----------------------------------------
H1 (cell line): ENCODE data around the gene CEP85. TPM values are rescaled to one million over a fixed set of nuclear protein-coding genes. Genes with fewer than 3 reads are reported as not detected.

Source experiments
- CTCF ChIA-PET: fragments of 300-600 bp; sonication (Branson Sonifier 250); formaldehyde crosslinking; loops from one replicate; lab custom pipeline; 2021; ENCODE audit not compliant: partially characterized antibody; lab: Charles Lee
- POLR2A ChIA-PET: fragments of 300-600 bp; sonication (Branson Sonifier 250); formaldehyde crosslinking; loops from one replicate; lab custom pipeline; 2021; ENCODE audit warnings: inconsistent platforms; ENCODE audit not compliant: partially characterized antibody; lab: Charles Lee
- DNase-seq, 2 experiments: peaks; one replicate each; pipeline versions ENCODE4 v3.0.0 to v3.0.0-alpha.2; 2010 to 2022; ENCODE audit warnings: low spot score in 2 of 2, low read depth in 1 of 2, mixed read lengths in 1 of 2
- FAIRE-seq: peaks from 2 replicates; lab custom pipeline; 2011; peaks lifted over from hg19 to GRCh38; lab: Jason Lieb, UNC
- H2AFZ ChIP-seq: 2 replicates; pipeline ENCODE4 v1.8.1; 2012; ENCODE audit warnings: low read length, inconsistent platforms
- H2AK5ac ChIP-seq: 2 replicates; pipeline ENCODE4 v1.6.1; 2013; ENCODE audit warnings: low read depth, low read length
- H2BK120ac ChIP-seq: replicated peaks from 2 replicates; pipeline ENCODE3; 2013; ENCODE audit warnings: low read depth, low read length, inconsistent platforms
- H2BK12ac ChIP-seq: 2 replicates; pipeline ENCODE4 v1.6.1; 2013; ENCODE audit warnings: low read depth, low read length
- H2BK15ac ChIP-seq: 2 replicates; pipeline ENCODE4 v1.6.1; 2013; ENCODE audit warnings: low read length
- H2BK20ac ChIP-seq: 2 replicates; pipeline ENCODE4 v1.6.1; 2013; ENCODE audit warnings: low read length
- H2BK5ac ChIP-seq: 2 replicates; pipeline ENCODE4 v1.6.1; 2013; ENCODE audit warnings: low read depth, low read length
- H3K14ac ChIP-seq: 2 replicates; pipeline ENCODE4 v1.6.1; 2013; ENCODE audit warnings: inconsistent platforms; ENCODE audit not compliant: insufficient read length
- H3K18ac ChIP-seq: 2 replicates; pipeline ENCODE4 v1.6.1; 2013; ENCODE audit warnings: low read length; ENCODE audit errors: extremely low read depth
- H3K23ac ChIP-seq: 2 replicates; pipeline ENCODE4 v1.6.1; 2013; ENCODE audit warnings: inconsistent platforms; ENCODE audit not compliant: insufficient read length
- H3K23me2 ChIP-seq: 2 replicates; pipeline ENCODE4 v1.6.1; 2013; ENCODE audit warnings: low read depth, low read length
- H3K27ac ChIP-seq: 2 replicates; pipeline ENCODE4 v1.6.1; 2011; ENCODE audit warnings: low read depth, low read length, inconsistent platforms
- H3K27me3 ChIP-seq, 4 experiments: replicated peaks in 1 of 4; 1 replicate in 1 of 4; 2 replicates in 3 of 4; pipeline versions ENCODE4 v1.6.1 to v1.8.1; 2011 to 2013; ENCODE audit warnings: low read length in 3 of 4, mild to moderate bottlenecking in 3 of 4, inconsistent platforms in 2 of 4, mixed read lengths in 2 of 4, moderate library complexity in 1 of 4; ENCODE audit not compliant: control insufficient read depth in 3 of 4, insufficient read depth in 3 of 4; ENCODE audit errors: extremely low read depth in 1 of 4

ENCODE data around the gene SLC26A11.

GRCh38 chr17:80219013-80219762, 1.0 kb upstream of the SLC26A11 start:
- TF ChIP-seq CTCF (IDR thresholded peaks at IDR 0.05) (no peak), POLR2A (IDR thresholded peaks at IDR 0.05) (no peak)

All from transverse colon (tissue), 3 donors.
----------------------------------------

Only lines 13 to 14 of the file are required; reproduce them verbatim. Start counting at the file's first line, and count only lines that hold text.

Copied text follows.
- H2BK5ac ChIP-seq: 2 replicates; pipeline ENCODE4 v1.6.1; 2013; ENCODE audit warnings: low read depth, low read length
- H3K14ac ChIP-seq: 2 replicates; pipeline ENCODE4 v1.6.1; 2013; ENCODE audit warnings: inconsistent platforms; ENCODE audit not compliant: insufficient read length